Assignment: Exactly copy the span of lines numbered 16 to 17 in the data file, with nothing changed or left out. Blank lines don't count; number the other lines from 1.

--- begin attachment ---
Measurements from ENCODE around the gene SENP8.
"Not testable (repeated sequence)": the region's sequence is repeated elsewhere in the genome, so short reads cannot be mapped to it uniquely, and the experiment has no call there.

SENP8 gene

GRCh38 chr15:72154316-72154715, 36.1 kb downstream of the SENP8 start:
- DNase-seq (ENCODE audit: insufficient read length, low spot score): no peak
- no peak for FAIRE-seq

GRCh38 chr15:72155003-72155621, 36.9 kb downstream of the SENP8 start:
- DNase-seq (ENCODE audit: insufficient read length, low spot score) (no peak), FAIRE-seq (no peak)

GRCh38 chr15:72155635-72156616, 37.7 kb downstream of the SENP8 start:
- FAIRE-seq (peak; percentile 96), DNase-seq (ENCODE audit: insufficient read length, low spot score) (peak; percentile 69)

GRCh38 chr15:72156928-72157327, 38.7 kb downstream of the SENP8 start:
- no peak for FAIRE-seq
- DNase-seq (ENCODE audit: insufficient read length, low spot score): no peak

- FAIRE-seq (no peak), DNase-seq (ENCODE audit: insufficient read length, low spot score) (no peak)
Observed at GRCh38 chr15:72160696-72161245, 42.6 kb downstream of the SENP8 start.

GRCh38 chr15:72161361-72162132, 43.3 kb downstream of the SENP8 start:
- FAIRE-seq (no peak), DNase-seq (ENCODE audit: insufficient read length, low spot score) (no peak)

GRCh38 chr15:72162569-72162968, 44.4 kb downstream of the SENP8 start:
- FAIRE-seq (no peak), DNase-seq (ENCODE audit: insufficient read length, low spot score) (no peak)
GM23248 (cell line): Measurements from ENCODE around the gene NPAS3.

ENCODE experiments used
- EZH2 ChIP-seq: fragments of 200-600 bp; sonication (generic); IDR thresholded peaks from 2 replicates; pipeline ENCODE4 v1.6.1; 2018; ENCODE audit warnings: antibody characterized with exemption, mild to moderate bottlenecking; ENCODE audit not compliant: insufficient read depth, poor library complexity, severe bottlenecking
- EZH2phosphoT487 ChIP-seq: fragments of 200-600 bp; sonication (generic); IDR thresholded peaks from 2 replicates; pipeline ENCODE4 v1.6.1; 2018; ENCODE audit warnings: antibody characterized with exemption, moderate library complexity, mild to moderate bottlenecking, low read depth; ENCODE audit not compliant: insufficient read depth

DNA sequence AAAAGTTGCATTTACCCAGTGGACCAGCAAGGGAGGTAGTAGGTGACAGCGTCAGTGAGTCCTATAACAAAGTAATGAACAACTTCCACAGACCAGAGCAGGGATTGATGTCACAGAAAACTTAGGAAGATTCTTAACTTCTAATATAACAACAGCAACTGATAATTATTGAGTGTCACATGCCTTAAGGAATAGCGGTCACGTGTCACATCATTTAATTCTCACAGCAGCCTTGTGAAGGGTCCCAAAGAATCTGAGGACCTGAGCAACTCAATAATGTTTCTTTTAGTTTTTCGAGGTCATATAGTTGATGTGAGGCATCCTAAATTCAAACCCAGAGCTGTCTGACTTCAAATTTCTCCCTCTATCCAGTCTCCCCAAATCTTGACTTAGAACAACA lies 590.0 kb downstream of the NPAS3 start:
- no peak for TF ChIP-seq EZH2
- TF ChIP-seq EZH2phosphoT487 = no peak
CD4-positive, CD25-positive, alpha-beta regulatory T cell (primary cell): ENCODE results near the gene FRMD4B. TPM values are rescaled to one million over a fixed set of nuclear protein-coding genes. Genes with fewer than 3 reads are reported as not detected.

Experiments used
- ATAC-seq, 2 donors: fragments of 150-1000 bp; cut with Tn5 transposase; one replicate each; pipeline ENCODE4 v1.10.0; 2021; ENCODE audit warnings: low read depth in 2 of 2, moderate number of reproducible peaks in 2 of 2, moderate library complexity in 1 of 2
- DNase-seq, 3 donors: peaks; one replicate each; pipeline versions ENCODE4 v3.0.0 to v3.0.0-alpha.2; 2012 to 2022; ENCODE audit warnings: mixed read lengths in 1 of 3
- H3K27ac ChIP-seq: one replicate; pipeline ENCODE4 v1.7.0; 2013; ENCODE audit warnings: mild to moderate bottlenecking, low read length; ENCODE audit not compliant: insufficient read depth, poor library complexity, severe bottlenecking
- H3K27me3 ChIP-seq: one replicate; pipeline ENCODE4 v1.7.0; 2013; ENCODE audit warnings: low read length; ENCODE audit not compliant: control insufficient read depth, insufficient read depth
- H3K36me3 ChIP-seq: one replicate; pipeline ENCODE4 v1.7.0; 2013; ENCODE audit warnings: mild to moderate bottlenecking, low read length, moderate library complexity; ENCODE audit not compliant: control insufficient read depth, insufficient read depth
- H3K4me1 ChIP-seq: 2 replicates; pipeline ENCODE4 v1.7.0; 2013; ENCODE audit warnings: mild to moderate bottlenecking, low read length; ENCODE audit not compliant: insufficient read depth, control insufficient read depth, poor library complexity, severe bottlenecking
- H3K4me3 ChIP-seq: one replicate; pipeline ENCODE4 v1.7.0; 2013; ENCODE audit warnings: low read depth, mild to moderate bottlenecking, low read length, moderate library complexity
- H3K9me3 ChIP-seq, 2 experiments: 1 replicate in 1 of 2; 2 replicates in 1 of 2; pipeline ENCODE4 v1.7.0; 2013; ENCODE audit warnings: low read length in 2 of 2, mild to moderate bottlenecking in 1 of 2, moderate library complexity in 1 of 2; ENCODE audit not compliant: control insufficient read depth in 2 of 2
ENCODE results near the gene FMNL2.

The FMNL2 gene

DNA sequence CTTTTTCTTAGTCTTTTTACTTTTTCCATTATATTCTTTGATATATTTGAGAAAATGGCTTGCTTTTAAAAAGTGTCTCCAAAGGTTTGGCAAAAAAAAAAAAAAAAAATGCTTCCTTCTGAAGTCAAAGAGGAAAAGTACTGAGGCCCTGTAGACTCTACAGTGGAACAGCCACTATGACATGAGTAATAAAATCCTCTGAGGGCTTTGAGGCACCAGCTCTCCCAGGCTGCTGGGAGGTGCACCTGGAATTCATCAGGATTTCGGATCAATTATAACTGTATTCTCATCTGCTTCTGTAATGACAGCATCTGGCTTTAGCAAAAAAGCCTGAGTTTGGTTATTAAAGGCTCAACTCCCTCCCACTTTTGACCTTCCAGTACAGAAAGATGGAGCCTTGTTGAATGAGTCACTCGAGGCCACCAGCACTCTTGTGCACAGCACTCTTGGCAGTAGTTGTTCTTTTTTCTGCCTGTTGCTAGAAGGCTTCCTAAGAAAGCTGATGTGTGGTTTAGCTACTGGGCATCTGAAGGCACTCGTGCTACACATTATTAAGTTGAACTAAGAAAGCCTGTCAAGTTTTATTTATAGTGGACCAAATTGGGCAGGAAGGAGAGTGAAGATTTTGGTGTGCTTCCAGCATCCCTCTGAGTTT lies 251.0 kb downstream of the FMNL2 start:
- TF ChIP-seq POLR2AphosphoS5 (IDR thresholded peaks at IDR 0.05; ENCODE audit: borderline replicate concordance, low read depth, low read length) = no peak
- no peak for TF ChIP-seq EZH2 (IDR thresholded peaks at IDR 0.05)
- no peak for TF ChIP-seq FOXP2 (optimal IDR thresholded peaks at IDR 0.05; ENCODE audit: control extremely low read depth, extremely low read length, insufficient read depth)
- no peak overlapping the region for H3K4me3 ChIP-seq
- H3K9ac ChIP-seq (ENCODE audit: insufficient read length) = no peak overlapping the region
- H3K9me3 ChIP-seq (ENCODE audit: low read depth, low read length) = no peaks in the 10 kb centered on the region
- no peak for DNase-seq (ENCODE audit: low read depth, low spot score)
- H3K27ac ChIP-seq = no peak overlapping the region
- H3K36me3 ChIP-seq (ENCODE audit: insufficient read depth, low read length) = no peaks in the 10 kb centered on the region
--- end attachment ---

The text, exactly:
GRCh38 chr15:72161361-72162132, 43.3 kb downstream of the SENP8 start:
- FAIRE-seq (no peak), DNase-seq (ENCODE audit: insufficient read length, low spot score) (no peak)